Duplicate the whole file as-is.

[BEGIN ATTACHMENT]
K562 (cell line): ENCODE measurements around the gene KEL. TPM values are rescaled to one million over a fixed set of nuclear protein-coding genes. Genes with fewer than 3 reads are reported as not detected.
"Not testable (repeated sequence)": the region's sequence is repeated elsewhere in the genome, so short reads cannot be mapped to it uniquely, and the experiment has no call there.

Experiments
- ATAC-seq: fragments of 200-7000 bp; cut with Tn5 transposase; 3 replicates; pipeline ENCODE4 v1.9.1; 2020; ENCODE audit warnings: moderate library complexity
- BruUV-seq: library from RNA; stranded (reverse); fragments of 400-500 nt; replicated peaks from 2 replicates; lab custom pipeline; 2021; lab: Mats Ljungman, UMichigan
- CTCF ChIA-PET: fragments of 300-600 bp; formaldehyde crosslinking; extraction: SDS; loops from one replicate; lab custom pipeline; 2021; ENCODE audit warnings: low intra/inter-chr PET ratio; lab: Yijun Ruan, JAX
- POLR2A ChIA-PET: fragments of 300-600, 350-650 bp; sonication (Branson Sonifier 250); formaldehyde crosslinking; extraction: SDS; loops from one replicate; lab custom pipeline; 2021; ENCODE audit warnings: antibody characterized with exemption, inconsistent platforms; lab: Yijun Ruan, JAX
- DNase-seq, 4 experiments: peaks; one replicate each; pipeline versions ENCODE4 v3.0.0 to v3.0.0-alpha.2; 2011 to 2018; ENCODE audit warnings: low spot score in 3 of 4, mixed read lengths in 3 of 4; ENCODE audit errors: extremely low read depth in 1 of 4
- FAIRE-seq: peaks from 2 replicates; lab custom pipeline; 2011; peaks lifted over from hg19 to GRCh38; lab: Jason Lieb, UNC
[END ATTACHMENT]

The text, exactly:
K562 (cell line): ENCODE measurements around the gene KEL. TPM values are rescaled to one million over a fixed set of nuclear protein-coding genes. Genes with fewer than 3 reads are reported as not detected.
"Not testable (repeated sequence)": the region's sequence is repeated elsewhere in the genome, so short reads cannot be mapped to it uniquely, and the experiment has no call there.

Experiments
- ATAC-seq: fragments of 200-7000 bp; cut with Tn5 transposase; 3 replicates; pipeline ENCODE4 v1.9.1; 2020; ENCODE audit warnings: moderate library complexity
- BruUV-seq: library from RNA; stranded (reverse); fragments of 400-500 nt; replicated peaks from 2 replicates; lab custom pipeline; 2021; lab: Mats Ljungman, UMichigan
- CTCF ChIA-PET: fragments of 300-600 bp; formaldehyde crosslinking; extraction: SDS; loops from one replicate; lab custom pipeline; 2021; ENCODE audit warnings: low intra/inter-chr PET ratio; lab: Yijun Ruan, JAX
- POLR2A ChIA-PET: fragments of 300-600, 350-650 bp; sonication (Branson Sonifier 250); formaldehyde crosslinking; extraction: SDS; loops from one replicate; lab custom pipeline; 2021; ENCODE audit warnings: antibody characterized with exemption, inconsistent platforms; lab: Yijun Ruan, JAX
- DNase-seq, 4 experiments: peaks; one replicate each; pipeline versions ENCODE4 v3.0.0 to v3.0.0-alpha.2; 2011 to 2018; ENCODE audit warnings: low spot score in 3 of 4, mixed read lengths in 3 of 4; ENCODE audit errors: extremely low read depth in 1 of 4
- FAIRE-seq: peaks from 2 replicates; lab custom pipeline; 2011; peaks lifted over from hg19 to GRCh38; lab: Jason Lieb, UNC